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Rieke Koll1 Artur Feld1 Lisa Fruhner2 Margarita Krutyeva2 Wim Pyckhout-Hintzen2 Hauke Heller1 Agnes Weimer1 Christian Schmidtke1 Marie-Sousai Appavou2 Emmanuel Kentzinger2 Jürgen Allgaier2 Horst Weller1

1, University of Hamburg, Hamburg, , Germany
2, Forschungszentrum Jülich GmbH, Jülich, , Germany

Polymer nanocomposites have been intensively investigated because they exhibit both the properties of the polymers and the properties of the nanoparticles. Of particular importance are superparamagnetic iron oxide polymer nanocomposites. Their properties can be modified by application of an external magnetic field.[1-4] It has been shown, that the properties of superparamagnetic nanocomposite materials depend strongly on the distribution of the nanoparticles in the nanocomposite and on cluster formation. A method to protect those nanoparticles from clustering during the preparation of polymer nanocomposites is the encapsulation of the nanoparticles.[5] We encapsulated monodisperse superparamagnetic iron oxide nanoparticles (SPIONs) with an amphiphilic diblock copolymer. For this purpose, we used a polymer with carbon-carbon double bonds which we crosslinked in a thiol-ene clickreaction to stabilize the polymer shell surrounding the particles. We dispersed those stabilized nanoparticles into a polymeric matrix and characterized the nanocomposites with small angle x-ray scattering (SAXS). Those investigations demonstrated the presence of mostly single particles and a negligible amount of dyads. By applying an external magnetic field during SAXS measurements we obtained anisotropic scattering images due to an agglomeration of the particles induced by magnetic interactions between the SPIONs. By removal of the external magnetic field, the agglomerates are dispersed, leading to an isotropic scattering image with again mostly single particles.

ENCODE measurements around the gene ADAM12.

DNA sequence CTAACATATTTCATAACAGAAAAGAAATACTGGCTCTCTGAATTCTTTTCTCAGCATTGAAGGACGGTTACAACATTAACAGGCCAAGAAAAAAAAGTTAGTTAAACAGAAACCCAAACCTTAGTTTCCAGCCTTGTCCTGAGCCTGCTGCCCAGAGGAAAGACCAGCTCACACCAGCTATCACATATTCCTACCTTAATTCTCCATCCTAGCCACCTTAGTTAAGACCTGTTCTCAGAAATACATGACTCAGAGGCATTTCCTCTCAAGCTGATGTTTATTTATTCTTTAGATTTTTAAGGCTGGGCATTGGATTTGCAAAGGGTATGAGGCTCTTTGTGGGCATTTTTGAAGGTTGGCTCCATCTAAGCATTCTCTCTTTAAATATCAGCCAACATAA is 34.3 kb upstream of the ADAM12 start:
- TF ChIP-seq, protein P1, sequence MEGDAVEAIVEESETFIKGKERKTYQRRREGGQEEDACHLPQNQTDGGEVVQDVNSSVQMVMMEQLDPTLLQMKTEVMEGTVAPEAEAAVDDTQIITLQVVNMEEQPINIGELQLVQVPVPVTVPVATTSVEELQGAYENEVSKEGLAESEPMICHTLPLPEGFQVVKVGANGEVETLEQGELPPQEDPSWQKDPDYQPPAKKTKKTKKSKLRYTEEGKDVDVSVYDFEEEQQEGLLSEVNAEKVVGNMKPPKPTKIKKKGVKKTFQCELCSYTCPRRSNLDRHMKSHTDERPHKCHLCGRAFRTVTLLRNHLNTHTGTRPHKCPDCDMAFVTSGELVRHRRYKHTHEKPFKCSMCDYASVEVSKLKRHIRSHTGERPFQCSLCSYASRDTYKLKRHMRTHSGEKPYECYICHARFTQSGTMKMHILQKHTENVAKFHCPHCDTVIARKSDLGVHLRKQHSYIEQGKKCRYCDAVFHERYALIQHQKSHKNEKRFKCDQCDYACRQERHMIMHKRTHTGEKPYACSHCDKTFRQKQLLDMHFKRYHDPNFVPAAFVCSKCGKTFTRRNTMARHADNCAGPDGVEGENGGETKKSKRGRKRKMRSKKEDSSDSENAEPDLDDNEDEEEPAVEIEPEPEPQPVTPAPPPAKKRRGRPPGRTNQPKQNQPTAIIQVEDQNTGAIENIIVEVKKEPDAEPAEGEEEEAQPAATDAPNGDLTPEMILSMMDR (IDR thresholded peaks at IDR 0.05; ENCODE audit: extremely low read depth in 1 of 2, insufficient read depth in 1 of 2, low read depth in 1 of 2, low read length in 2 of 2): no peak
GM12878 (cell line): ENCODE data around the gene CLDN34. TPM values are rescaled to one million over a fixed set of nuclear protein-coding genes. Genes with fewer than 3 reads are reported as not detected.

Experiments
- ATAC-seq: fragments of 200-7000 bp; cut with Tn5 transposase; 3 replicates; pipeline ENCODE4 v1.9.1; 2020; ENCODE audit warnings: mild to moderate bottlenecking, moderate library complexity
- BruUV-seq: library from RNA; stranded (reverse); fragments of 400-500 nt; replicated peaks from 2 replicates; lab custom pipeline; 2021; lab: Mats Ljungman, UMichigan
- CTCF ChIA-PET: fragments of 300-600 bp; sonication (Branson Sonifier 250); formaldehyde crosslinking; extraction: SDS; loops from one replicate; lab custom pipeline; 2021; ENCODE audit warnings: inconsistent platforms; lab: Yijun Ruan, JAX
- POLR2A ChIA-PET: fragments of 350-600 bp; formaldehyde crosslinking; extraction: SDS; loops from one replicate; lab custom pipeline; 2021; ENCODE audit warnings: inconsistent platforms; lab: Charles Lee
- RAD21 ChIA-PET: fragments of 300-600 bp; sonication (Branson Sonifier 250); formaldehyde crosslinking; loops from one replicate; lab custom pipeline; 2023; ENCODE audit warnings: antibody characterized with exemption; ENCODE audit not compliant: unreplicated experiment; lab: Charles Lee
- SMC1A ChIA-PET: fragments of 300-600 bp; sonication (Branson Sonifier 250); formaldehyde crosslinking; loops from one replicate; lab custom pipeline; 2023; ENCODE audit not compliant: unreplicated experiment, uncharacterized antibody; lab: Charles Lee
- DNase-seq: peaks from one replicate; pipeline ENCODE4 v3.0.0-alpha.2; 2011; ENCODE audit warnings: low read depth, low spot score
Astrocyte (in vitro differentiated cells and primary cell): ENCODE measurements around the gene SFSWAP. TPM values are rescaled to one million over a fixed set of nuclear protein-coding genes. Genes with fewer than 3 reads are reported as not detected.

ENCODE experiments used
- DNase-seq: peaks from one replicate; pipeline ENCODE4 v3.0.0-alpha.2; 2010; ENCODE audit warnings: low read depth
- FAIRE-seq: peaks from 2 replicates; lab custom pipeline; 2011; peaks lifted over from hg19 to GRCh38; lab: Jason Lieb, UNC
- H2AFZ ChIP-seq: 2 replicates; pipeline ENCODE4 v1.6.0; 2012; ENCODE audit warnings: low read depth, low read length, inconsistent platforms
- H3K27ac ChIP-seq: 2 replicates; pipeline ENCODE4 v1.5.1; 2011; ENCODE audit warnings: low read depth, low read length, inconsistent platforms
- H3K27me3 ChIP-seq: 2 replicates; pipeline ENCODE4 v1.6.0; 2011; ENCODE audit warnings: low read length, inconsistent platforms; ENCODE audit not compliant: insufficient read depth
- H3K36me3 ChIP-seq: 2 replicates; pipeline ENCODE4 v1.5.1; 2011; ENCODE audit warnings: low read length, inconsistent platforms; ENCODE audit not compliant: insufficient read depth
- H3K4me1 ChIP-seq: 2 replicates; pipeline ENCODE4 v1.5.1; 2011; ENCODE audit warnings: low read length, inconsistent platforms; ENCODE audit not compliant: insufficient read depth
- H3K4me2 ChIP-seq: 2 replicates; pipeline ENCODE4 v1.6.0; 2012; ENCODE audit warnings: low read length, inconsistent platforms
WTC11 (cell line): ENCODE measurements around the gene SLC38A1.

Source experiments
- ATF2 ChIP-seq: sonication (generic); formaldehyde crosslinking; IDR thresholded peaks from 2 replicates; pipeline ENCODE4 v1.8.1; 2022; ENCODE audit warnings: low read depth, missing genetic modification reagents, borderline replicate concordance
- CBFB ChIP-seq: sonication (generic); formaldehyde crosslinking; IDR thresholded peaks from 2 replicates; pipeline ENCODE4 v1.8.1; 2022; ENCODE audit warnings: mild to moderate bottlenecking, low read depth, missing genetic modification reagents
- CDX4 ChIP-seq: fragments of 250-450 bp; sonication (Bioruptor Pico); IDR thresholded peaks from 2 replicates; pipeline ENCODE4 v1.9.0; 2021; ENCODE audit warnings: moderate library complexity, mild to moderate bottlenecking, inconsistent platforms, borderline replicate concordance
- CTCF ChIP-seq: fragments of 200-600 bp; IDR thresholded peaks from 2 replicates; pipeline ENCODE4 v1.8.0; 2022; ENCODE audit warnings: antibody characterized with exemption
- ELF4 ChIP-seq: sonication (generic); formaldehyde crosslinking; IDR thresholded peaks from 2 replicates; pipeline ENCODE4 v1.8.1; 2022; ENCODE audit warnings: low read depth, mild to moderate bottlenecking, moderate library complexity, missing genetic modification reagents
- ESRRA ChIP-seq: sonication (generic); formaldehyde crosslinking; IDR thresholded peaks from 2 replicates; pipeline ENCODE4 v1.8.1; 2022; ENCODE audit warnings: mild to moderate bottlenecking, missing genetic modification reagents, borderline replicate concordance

References
1. J. Jestin et al., Adv. Mater. 2008, 20, 2533-2540.
2. A.-S. Robbes et al., Macromolecules 2011, 44, 8858-8865.
3. C. Chevigny et al., Macromolecules 2011, 44, 122-133.
4. A.-S. Robbes et al., Macromolecules 2012, 45, 9220-9231.
5. A. Feld, R. Koll et al., ACS Nano 2017, 11, 3767-3775.

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